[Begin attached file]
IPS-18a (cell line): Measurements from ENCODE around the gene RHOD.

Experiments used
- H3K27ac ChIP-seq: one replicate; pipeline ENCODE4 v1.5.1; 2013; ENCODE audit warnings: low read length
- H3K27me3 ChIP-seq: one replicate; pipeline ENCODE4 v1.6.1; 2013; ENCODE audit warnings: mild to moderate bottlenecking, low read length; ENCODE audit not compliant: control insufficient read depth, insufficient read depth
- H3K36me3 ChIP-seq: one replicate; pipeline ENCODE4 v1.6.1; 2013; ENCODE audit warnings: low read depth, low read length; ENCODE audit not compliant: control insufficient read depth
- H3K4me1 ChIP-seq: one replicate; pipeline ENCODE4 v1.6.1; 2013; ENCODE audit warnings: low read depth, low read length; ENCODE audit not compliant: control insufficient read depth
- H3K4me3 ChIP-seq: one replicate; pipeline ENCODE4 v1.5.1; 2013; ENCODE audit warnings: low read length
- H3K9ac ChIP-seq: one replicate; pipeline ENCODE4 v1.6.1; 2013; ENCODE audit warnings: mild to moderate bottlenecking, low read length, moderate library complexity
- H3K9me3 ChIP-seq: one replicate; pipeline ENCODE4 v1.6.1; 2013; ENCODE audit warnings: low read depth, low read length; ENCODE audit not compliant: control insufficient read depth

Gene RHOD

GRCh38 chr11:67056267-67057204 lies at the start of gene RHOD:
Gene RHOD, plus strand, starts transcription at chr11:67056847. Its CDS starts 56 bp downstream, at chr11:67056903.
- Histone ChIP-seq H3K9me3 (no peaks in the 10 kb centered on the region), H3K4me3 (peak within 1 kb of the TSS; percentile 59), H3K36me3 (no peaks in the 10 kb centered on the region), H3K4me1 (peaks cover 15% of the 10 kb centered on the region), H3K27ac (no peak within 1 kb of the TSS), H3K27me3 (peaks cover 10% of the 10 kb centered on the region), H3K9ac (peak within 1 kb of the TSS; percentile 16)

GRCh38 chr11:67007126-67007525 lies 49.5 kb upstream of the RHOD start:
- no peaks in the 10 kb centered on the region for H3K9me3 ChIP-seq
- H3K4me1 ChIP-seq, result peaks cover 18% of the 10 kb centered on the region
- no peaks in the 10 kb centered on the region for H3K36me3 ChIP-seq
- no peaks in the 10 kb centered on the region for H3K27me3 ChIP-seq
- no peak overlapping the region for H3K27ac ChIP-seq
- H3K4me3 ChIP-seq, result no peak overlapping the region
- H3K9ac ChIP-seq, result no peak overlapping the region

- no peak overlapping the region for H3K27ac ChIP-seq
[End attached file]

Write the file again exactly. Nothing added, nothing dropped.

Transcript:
IPS-18a (cell line): Measurements from ENCODE around the gene RHOD.

Experiments used
- H3K27ac ChIP-seq: one replicate; pipeline ENCODE4 v1.5.1; 2013; ENCODE audit warnings: low read length
- H3K27me3 ChIP-seq: one replicate; pipeline ENCODE4 v1.6.1; 2013; ENCODE audit warnings: mild to moderate bottlenecking, low read length; ENCODE audit not compliant: control insufficient read depth, insufficient read depth
- H3K36me3 ChIP-seq: one replicate; pipeline ENCODE4 v1.6.1; 2013; ENCODE audit warnings: low read depth, low read length; ENCODE audit not compliant: control insufficient read depth
- H3K4me1 ChIP-seq: one replicate; pipeline ENCODE4 v1.6.1; 2013; ENCODE audit warnings: low read depth, low read length; ENCODE audit not compliant: control insufficient read depth
- H3K4me3 ChIP-seq: one replicate; pipeline ENCODE4 v1.5.1; 2013; ENCODE audit warnings: low read length
- H3K9ac ChIP-seq: one replicate; pipeline ENCODE4 v1.6.1; 2013; ENCODE audit warnings: mild to moderate bottlenecking, low read length, moderate library complexity
- H3K9me3 ChIP-seq: one replicate; pipeline ENCODE4 v1.6.1; 2013; ENCODE audit warnings: low read depth, low read length; ENCODE audit not compliant: control insufficient read depth

Gene RHOD

GRCh38 chr11:67056267-67057204 lies at the start of gene RHOD:
Gene RHOD, plus strand, starts transcription at chr11:67056847. Its CDS starts 56 bp downstream, at chr11:67056903.
- Histone ChIP-seq H3K9me3 (no peaks in the 10 kb centered on the region), H3K4me3 (peak within 1 kb of the TSS; percentile 59), H3K36me3 (no peaks in the 10 kb centered on the region), H3K4me1 (peaks cover 15% of the 10 kb centered on the region), H3K27ac (no peak within 1 kb of the TSS), H3K27me3 (peaks cover 10% of the 10 kb centered on the region), H3K9ac (peak within 1 kb of the TSS; percentile 16)

GRCh38 chr11:67007126-67007525 lies 49.5 kb upstream of the RHOD start:
- no peaks in the 10 kb centered on the region for H3K9me3 ChIP-seq
- H3K4me1 ChIP-seq, result peaks cover 18% of the 10 kb centered on the region
- no peaks in the 10 kb centered on the region for H3K36me3 ChIP-seq
- no peaks in the 10 kb centered on the region for H3K27me3 ChIP-seq
- no peak overlapping the region for H3K27ac ChIP-seq
- H3K4me3 ChIP-seq, result no peak overlapping the region
- H3K9ac ChIP-seq, result no peak overlapping the region

- no peak overlapping the region for H3K27ac ChIP-seq